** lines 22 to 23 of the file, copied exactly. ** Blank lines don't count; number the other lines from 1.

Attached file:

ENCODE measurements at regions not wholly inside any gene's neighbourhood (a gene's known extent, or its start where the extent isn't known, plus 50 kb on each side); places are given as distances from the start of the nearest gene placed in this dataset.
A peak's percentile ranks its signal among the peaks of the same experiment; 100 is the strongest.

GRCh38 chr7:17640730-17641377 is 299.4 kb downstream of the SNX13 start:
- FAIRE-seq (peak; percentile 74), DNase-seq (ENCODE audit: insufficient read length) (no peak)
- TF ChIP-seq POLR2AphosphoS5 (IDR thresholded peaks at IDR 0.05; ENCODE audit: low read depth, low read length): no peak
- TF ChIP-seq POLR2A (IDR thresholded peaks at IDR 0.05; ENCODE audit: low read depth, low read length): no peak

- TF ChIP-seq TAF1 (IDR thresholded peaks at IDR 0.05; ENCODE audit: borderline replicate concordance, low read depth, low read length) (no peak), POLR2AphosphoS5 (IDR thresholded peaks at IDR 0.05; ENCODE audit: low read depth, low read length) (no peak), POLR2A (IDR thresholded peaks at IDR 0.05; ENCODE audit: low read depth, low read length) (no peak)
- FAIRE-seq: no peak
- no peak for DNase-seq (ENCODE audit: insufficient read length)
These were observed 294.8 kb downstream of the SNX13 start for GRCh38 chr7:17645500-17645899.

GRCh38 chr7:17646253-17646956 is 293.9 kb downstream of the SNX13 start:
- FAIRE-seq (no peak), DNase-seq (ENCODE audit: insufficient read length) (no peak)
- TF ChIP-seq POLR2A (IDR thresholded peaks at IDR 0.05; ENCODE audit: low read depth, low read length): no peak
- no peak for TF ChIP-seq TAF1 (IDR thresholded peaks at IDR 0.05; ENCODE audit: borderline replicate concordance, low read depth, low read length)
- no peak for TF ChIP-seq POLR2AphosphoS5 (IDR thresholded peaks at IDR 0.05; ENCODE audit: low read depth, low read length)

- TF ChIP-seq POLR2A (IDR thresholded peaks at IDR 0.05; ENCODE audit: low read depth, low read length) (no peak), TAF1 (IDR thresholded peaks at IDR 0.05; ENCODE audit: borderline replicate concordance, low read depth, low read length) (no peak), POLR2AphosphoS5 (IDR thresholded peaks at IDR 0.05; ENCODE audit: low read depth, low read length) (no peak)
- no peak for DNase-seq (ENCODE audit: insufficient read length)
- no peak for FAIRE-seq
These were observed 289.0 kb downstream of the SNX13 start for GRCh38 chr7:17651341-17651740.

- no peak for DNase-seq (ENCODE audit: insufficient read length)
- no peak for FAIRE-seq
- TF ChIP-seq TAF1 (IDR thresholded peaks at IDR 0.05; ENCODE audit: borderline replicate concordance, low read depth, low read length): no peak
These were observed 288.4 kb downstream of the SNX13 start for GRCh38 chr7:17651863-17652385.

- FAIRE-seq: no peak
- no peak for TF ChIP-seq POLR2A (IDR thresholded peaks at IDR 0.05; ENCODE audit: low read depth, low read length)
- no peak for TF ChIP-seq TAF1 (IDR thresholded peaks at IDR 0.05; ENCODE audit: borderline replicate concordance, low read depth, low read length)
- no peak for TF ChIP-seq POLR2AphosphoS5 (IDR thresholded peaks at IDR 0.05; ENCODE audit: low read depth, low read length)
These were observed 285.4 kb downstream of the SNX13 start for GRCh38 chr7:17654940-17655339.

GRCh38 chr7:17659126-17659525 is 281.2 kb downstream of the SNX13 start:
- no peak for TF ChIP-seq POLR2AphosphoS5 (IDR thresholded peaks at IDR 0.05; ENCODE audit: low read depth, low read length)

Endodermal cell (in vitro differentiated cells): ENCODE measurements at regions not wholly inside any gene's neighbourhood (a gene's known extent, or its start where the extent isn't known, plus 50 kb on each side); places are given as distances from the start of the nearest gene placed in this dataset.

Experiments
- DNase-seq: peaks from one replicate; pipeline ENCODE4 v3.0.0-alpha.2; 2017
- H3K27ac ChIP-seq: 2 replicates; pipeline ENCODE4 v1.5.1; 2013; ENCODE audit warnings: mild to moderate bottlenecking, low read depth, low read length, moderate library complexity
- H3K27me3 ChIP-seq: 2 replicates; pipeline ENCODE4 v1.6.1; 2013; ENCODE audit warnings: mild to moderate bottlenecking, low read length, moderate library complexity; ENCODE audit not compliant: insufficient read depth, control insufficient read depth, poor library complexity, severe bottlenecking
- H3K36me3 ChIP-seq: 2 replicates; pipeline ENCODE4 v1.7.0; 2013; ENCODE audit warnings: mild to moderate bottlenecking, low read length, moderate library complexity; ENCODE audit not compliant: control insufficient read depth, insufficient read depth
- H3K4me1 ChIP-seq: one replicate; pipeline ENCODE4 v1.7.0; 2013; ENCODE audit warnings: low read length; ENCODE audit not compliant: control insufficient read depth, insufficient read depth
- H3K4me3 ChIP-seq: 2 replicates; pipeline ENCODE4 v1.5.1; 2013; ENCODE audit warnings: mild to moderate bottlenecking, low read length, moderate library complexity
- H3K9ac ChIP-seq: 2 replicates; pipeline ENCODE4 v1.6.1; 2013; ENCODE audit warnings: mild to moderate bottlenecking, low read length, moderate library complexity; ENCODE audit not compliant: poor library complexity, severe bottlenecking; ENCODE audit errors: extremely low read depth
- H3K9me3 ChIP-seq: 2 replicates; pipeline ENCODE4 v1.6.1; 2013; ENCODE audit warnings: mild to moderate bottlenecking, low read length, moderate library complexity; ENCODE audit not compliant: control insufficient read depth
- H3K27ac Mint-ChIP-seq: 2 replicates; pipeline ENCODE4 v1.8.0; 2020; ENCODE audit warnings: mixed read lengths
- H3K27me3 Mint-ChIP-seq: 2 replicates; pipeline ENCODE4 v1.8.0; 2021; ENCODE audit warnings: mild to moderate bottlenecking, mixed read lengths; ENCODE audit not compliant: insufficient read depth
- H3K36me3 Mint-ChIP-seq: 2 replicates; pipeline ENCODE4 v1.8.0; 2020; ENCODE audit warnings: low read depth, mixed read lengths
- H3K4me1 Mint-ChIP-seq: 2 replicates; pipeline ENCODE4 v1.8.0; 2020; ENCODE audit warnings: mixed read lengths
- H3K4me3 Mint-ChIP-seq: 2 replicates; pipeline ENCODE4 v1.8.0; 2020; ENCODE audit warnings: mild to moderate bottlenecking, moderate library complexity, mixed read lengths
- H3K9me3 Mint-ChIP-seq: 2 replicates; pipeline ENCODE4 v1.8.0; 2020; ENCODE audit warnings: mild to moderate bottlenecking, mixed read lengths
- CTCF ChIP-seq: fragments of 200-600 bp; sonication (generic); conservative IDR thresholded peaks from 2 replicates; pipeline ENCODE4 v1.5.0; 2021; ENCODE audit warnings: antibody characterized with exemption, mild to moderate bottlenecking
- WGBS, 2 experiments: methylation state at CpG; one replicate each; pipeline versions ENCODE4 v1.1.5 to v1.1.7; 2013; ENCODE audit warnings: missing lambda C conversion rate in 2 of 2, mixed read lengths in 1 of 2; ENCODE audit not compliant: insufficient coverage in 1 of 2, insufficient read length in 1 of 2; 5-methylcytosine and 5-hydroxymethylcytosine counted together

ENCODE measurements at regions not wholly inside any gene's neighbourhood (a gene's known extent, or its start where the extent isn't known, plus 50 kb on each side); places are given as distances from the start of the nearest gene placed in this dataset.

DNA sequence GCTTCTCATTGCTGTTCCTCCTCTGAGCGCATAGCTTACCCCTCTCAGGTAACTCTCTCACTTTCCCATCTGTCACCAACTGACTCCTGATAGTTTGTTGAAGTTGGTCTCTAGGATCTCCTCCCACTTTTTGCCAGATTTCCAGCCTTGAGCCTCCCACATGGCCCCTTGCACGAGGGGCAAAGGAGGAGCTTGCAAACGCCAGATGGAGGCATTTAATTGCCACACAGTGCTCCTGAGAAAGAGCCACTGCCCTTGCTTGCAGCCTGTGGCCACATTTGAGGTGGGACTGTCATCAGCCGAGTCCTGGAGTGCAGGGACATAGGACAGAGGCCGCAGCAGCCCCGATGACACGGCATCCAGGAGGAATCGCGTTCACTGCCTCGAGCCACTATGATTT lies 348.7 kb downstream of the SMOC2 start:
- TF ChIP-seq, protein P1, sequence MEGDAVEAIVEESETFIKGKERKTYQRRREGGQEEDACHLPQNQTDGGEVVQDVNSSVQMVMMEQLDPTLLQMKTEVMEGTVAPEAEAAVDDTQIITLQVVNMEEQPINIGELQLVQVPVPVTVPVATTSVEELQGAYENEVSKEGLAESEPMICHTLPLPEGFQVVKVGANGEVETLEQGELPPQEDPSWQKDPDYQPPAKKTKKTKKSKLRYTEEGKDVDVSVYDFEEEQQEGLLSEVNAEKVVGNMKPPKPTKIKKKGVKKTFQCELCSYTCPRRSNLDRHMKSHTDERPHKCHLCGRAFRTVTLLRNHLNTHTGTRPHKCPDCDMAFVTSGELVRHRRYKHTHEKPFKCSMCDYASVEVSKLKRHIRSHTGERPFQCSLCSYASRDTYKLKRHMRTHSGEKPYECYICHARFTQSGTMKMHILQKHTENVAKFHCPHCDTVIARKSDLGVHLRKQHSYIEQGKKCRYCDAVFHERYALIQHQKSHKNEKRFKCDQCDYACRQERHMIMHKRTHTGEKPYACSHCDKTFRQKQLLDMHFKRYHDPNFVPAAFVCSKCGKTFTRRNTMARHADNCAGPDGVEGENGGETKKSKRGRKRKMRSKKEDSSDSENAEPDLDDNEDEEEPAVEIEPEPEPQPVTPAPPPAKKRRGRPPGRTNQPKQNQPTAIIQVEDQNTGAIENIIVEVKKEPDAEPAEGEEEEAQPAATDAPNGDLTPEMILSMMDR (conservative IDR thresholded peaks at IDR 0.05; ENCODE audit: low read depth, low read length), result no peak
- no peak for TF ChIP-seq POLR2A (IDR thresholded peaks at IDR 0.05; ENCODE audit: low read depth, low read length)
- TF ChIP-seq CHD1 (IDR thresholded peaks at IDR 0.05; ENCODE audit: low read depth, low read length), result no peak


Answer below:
- TF ChIP-seq TAF1 (IDR thresholded peaks at IDR 0.05; ENCODE audit: borderline replicate concordance, low read depth, low read length): no peak
These were observed 288.4 kb downstream of the SNX13 start for GRCh38 chr7:17651863-17652385.